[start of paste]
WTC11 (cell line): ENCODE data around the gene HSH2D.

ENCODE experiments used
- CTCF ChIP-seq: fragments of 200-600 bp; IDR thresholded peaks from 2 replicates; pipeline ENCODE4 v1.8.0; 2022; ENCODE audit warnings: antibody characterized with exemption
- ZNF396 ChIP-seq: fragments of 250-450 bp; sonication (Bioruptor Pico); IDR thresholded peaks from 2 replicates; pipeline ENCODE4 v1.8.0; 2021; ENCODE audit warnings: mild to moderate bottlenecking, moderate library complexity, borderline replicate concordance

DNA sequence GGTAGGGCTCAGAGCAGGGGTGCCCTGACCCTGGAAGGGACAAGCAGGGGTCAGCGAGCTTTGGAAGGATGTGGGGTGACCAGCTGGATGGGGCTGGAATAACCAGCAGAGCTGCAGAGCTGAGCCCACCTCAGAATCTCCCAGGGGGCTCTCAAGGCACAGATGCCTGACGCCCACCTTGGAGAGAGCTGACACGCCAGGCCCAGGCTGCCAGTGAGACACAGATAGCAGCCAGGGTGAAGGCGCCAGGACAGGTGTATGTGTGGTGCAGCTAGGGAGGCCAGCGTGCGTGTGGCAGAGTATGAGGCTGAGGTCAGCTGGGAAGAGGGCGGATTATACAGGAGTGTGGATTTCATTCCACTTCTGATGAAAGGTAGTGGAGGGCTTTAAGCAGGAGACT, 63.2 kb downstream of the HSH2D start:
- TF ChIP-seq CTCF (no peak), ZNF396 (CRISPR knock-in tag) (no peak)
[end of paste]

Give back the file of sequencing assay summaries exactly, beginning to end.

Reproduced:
WTC11 (cell line): ENCODE data around the gene HSH2D.

ENCODE experiments used
- CTCF ChIP-seq: fragments of 200-600 bp; IDR thresholded peaks from 2 replicates; pipeline ENCODE4 v1.8.0; 2022; ENCODE audit warnings: antibody characterized with exemption
- ZNF396 ChIP-seq: fragments of 250-450 bp; sonication (Bioruptor Pico); IDR thresholded peaks from 2 replicates; pipeline ENCODE4 v1.8.0; 2021; ENCODE audit warnings: mild to moderate bottlenecking, moderate library complexity, borderline replicate concordance

DNA sequence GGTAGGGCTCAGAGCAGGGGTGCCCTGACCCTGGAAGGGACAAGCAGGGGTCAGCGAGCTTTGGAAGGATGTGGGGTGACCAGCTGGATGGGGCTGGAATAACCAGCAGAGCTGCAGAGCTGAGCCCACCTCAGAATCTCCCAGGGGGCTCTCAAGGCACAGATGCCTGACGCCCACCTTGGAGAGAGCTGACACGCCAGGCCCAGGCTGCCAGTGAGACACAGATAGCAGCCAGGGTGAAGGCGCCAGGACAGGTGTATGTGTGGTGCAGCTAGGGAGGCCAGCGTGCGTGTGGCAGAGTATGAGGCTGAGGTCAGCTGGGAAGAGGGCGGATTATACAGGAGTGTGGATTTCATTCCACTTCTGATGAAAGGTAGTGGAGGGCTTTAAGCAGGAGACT, 63.2 kb downstream of the HSH2D start:
- TF ChIP-seq CTCF (no peak), ZNF396 (CRISPR knock-in tag) (no peak)